UV increases risks for disinfection of drinking water treatment

Higher Education Press

Ultraviolet (UV) irradiation has been an alternative disinfection technology for water treatment over the past few decades. Compared to conventional free chlorine disinfectant, a combination process of chlorine and UV may enhance the disinfection efficacy of chlorination and lower the demand for applied chlorine dose in water treatment. It has been reported that UV disinfection followed by chlorination is applied at more than 28 drinking water treatment plants in the United States. UV treatment has also been increasingly applied to chlorinated swimming pool waters as a secondary disinfection process and a chloramine control strategy.

Halobenzoquinones (HBQs), as new emerging disinfection by-products (DBPs), are frequently detected in potable and swimming pool waters. In fact, HBQs are also precursors of other DBPs such as currently regulated trihalomethanes (THMs), which pose a high risk to the public health and the environment. When UV is applied during the chlorination process, the DBPs formation may be quite different from that under chlorine alone or UV alone. However, there remain many questions that require further investigation. For instance, does UV/chlorine combined disinfection promote or limit the transformation of HBQs into DBPs compared with chlorine-only disinfection? Particularly, does UV play a significant role in the transformation of organic precursors and the formation of DBPs upon chlorine disinfection?

To answer these questions, Prof. Ching-Hua Huang from the Georgia Institute of Technology, Dr. He Zhao from the Institute of Process Engineering Chinese Academy of Sciences and their team members have worked jointly and revealed systematically the molecular mechanism of THMs produced from HBQs in chlorination or combined UV/chlorine. Their work identified the promoting effect of UV on HBQs in THMs formation, which provided valuable insight for the potential risk during the application of combined UV/chlorine in water treatment. This study entitled “Enhanced formation of trihalomethane disinfection byproducts from halobenzoquinones under combined UV/chlorine conditions” is published online in Frontiers of Environmental Science & Engineering in 2022.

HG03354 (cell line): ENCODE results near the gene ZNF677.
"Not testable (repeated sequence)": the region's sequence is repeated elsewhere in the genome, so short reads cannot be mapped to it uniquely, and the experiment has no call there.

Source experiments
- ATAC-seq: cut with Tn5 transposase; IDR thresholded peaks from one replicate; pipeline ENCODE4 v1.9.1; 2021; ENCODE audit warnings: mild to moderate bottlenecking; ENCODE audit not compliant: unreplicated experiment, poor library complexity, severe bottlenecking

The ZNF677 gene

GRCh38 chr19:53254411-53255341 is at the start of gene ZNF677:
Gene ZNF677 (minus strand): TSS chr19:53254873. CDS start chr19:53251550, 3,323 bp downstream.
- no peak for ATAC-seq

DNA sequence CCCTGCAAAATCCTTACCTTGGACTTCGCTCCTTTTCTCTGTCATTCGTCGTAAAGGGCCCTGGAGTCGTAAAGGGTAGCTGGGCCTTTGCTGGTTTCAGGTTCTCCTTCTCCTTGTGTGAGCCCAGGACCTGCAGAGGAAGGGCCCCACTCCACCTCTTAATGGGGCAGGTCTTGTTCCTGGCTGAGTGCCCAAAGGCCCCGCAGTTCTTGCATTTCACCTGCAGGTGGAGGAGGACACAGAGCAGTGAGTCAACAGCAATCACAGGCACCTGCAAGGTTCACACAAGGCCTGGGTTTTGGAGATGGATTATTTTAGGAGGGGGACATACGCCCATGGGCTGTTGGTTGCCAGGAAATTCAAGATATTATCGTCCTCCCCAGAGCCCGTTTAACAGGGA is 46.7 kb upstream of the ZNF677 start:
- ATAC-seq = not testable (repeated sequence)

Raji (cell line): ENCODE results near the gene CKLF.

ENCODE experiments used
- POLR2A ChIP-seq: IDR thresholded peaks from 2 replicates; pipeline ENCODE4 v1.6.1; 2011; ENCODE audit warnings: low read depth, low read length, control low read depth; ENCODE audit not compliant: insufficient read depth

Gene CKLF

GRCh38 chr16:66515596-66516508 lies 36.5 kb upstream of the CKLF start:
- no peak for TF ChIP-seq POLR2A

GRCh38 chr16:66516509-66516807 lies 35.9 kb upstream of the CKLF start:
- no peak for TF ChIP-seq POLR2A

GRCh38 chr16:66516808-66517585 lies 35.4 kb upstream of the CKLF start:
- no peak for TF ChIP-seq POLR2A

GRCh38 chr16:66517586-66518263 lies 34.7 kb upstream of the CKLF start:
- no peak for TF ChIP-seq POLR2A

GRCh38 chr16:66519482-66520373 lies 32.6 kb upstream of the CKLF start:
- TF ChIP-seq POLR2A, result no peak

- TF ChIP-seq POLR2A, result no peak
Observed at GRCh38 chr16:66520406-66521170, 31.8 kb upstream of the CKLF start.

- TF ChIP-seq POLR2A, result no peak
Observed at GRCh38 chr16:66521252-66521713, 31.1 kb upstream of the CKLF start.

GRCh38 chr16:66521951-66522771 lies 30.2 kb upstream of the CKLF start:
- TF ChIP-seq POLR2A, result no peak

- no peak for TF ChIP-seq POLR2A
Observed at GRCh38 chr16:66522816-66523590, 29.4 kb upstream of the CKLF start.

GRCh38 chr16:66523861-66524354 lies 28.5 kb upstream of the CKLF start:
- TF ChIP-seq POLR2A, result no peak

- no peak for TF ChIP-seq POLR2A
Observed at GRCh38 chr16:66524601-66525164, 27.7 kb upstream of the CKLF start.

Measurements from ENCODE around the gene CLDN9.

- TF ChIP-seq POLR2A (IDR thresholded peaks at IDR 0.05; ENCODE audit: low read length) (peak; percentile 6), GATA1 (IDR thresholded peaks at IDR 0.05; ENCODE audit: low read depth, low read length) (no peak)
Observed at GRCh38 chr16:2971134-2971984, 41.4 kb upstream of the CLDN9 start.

In this study, the research team found UV enhanced by nearly 10 times the CHCl3 formation yield of 2,6-dichloro-1,4-benzoquinone (2,6-DCBQ, one of the most frequently detected HBQs in drinking water). They also conducted in-depth investigation of the reaction mechanism using complimentary experimental measurements and density functional theory (DFT) calculations, and revealed different formation patterns of THMs from four species of HBQs during chlorine-only and UV/chlorine processes. Their Investigation showed that UV had a great influence according to the chemical structure of HBQs, directly affecting the hydrolysis rate, transformation pathways, intermediates, and the subsequent production of THMs. Their results also unveiled the hydroxylation of HBQ to be a key intermediate pathway in promoting THMs formation.

This study investigated comprehensively and systematically the formation of THMs from HBQs during chlorination or combined UV/chlorine processes for the first time, which should be considered in the application of combined UV and chlorine processes in water treatment. It has deepened our understanding of the promoting roles of UV irradiation and hydroxylation of HBQs in THMs formation, which provides a new insight for the potential risks for UV disinfection of drinking water treatment.

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About Frontiers of Environmental Science & Engineering

Frontiers of Environmental Science & Engineering (FESE) is the leading edge forum for peer-reviewed original submissions in English on all main branches of environmental disciplines. FESE welcomes original research papers, review articles, short communications, and views & comments. All the papers will be published within 6 months since they are submitted. The Editors-in-Chief are Academician Jiuhui Qu from Tsinghua University, and Prof. John C. Crittenden from Georgia Institute of Technology, USA. The journal has been indexed by almost all the authoritative databases such as SCI, Ei, INSPEC, SCOPUS, CSCD, etc.

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